One of the few things the Democratic White House and Republican Congress agree on is the need to commit federal dollars and ingenuity to bring cities like Buffalo and Niagara Falls into the current economic boom.
Just before the Christmas recess, President Clinton and House Speaker Dennis Hastert jointly promised to pass laws next year, called New Markets Initiatives, that would encourage private investment in stalled urban and rural communities like Buffalo and Albion.
Mayor Anthony M. Masiello calls one part of this program, advanced by Rep. John J. LaFalce, D-Town of Tonawanda, "a natural fit with Buffalo's Byte Belt initiative."
Masiello's program seeks to exploit the city's state-of-the-art fiber optics telecommunications network and the availability of plenty of first-class commercial office space by bringing information technology and support jobs to downtown Buffalo.
LaFalce's bill, which has been endorsed by Clinton, would create upward of $540 million next year in low interest loans for just this type of development. Backing up the loans would be $6 billion in tax credits over five years.
Scott Olsen, a LaFalce aide, said the types of facilities that might qualify include retail centers, factories or even an industrial park.
The Clinton administration said the program can in the next five years generate more than $4 billion in investments.
There is a hitch. This proposed federal program is totally different from any urban renewal effort advanced by Washington. There is no share of federal largess that a city like Buffalo is guaranteed to receive, like an entitlement, as was the case in all prior renewal laws.
Buffalo and other cities that list 20 percent of their populations as below the poverty line can participate in this loan and tax credit program. There is, however, no assurance that Buffalo would ever see a dime of it.
In all earlier programs, Washington and City Hall made the decisions on who got money.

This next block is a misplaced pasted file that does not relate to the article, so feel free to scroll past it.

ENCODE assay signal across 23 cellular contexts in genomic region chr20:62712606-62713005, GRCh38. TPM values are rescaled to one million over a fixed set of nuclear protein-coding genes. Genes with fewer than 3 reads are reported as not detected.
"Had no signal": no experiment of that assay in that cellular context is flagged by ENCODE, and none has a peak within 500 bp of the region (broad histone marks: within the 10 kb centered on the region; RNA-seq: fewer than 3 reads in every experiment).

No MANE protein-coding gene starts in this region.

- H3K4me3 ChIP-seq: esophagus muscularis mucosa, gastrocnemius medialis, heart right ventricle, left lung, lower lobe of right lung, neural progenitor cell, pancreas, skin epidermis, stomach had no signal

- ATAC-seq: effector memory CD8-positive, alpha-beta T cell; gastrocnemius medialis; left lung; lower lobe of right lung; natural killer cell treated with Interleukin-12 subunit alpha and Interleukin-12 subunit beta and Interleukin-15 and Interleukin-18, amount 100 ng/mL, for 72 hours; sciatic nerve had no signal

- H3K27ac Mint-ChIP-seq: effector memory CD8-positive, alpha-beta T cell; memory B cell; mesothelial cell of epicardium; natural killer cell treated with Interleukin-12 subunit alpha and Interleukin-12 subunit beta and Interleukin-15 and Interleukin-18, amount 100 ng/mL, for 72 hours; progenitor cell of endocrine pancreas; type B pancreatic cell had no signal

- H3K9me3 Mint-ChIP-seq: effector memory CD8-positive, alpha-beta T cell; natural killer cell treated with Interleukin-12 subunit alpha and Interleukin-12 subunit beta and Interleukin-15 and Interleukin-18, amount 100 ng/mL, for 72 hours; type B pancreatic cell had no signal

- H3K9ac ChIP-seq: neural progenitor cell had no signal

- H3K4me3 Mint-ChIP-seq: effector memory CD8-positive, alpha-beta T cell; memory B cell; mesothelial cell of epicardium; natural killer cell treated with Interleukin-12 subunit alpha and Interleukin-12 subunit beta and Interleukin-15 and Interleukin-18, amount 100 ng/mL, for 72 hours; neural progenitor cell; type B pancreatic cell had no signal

"This is not a government-based program," Olsen said. "It is business-based."
New Markets is not an outlay like community development block grants that helped finance Olympic Towers in downtown Buffalo. It is not a subsidy for private investment like the urban development action grant that helped pay for the Hyatt Regency Buffalo.
Under the New Market Initiatives, all these funding decisions would be made by new private investment combines, called American Private Investment Companies.
These would be licensed and monitored by the Department of Housing and Urban Development, but not run by HUD.
"Getting its own APIC is the best way for Buffalo to ensure that it participates in this program," said Xavier Briggs, a HUD official. "It is not too early for a city like Buffalo to be working on creating its own APIC."
AIt will be a private corporation. It will screen projects in which to invest. Those which offer the most likelihood of returning a profit to it, and to its own investors, will get the low interest, government-guaranteed loans and the tax credits.
If the deal looks dicey, it will turn to opportunities in other communities. It will have no obligation to invest in the place where it has its headquarters.
"Their money will not be business loans but actual equity investments," said Buz Roberts, vice president of Local Initiatives Support Corp., a 21-year-old spinoff of the Ford Foundation. "Buffalo will have to have good investment opportunities in order to participate."